News feature, February 4, 2007
Roger Hammond is part of the CPA Rider’s Council representing professional cyclists. Earlier this week they allied with the UCI in regard to the decision by ASO to block ProTour team Unibet.com from riding Paris-Nice.
The T-Mobile rider talked to Cyclingnews’ Shane Stokes this weekend, explaining why the Council feels that ASO are wrong in their stance.
This week has been marked by an escalation of the dispute between the UCI and ASO, with the latter reiterating that it will not invite ProTour team Unibet.com to Paris-Nice. This has been passed off by some as being a consequence of the French restrictions on gambling, but Saturday’s news that the organisers of the Vuelta have also said that they will block the Swedish-registered team show that the stance is due, at least partly, to the struggle between the UCI and the Grand Tour organisers.
One group which should perhaps have the most say is seldom heard from; that of the riders themselves. The organisers are responsible for putting on the events and the UCI is responsible for running the sport, but those actually pedalling the bikes are the people who the whole sport revolves around. Yet in spite of their 24-7 involvement - or, perhaps, because of - they lack a strong political clout.
The establishment of the CPA’s Council of Riders of the Association of Professional Cyclists has however afforded riders a bigger role in the sport. Led by Jens Voigt and Jose Luis Rubiera and also featuring riders such as Matthias Kessler, Michael Rogers, Philippe Gilbert, Iñigo Cuesta, Cédric Vasseur, Thomas Dekker, George Hincapie, Filippo Pozzato, Fabian Cancellara, Roger Hammond, Denis Menchov, Thor Hushovd, José Azevedo and Dario Cioni, they are acting as a representative group and a communication link between those in the suits and those on two wheels.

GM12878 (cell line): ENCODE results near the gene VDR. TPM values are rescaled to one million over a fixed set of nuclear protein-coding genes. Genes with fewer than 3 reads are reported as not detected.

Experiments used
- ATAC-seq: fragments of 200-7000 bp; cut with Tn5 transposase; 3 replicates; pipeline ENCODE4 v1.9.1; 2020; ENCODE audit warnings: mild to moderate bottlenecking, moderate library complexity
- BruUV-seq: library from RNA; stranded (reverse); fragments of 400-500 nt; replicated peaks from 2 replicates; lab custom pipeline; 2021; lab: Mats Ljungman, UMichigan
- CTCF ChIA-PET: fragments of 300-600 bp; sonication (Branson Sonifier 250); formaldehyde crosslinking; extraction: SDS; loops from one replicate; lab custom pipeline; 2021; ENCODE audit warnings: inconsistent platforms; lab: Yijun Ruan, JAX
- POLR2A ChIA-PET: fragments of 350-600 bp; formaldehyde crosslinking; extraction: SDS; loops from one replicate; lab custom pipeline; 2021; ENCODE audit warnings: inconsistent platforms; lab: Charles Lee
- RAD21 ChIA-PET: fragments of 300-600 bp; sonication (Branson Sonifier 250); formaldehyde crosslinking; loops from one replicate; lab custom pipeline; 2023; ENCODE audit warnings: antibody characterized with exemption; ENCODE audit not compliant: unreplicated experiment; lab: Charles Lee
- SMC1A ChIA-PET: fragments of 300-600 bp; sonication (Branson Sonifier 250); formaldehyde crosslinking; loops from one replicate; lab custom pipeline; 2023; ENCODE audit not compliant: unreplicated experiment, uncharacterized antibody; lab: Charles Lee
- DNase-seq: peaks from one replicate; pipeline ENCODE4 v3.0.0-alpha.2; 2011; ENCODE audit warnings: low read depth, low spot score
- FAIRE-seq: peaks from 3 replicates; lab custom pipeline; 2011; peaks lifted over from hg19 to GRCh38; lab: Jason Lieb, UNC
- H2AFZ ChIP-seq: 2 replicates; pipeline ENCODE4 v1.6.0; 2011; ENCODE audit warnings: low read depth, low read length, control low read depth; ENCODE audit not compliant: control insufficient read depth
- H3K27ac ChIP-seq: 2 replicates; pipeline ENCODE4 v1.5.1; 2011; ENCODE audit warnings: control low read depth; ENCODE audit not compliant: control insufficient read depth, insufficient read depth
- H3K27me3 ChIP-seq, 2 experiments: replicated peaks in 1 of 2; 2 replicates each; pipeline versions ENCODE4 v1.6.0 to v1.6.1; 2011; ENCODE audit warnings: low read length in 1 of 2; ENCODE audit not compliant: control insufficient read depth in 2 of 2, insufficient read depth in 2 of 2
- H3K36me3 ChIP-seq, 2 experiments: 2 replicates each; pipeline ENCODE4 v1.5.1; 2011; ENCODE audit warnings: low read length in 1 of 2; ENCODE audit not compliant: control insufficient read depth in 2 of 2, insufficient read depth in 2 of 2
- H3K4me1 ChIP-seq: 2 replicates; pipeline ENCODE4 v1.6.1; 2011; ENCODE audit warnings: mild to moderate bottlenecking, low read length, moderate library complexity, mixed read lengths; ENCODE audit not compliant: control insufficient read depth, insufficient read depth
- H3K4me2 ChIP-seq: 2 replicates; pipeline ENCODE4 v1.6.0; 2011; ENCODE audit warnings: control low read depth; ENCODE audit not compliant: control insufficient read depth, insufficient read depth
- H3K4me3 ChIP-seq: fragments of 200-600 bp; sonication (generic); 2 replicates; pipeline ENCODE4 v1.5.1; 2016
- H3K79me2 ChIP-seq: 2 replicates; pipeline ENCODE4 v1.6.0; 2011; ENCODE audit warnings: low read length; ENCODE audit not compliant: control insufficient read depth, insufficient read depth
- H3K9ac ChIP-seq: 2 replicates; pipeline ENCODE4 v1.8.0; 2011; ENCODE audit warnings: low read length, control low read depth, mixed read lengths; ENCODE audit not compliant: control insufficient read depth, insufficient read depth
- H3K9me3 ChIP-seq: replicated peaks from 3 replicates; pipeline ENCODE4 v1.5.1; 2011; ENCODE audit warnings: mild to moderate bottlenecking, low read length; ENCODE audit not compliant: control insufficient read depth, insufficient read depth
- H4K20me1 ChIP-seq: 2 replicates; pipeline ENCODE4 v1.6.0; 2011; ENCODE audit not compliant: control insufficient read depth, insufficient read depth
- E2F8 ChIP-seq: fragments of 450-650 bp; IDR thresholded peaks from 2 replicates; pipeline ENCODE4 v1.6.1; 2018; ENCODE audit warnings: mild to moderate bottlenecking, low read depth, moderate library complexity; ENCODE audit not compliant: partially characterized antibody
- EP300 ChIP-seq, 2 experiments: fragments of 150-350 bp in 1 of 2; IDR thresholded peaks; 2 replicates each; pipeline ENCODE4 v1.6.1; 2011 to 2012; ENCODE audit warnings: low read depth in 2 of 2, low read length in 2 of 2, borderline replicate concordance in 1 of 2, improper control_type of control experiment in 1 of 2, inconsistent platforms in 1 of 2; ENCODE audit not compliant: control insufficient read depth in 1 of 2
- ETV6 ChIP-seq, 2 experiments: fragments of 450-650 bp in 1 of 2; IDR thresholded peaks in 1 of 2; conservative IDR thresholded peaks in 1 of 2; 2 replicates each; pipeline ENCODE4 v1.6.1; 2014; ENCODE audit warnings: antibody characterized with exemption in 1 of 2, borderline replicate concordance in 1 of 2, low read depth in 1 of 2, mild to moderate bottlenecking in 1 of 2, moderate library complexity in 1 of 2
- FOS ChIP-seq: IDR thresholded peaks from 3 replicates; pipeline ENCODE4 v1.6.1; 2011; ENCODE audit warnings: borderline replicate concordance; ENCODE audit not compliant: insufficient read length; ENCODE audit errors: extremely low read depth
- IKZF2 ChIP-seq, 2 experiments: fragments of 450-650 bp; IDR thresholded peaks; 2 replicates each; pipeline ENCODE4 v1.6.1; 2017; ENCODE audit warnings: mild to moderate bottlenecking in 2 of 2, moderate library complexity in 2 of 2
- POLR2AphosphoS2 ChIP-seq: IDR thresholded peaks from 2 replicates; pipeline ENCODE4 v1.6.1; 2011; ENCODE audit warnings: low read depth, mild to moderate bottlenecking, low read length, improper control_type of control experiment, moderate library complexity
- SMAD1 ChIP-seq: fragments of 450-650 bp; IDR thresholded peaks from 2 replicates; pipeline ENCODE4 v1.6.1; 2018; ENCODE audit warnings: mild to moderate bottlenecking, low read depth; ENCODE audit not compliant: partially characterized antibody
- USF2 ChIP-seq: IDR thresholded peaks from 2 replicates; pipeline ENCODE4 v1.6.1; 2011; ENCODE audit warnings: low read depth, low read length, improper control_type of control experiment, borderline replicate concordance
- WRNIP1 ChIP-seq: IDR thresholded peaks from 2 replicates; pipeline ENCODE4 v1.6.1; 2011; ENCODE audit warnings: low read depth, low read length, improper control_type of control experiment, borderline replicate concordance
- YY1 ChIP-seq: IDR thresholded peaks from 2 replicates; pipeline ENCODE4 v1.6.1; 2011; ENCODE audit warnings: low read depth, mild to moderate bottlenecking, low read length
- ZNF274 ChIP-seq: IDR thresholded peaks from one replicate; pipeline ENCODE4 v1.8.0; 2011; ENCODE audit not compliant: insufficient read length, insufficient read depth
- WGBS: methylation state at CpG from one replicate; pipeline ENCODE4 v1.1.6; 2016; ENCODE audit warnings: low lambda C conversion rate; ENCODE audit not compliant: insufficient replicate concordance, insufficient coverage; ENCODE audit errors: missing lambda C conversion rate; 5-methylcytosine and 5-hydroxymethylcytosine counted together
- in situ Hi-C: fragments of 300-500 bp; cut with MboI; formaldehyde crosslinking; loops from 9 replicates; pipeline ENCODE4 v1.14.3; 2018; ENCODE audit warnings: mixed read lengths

"It is difficult to say exactly how many riders support the ProTour - not everybody has been presented with the full facts." -The CPA's major mission is to inform the pros with hard facts from the UCI..
Earlier this week the CPA Council made news when it publicly declared its support for the ProTour, backing the UCI in the stand-off over Paris-Nice. It issued the following press statement on Tuesday, explaining its stance on the issue:
The first meeting of the CPA Rider’s Council took place yesterday in Brussels in presence of Francesco Moser and Daniel Malabranque, President and General Secretary of the CPA. UCI President Pat McQuaid as well as other members of the UCI staff also attended the meeting of this Council which was originally created in October 2006.
Presentations and discussions were focused on the different problems professional cycling is currently facing; (the conflict between the UCI and the 3 Grands Tours which the Council wishes to resolve on short notice, and the anti-doping fight).
Having taken notice, however, of the recent decision of the Tour organizers not to allow 2 ProTour teams in their races in 2007 (and 4 in 2008), the Rider’s Council wishes to stress that it is totally unacceptable for riders that participation to their races be unilaterally determined by organizers.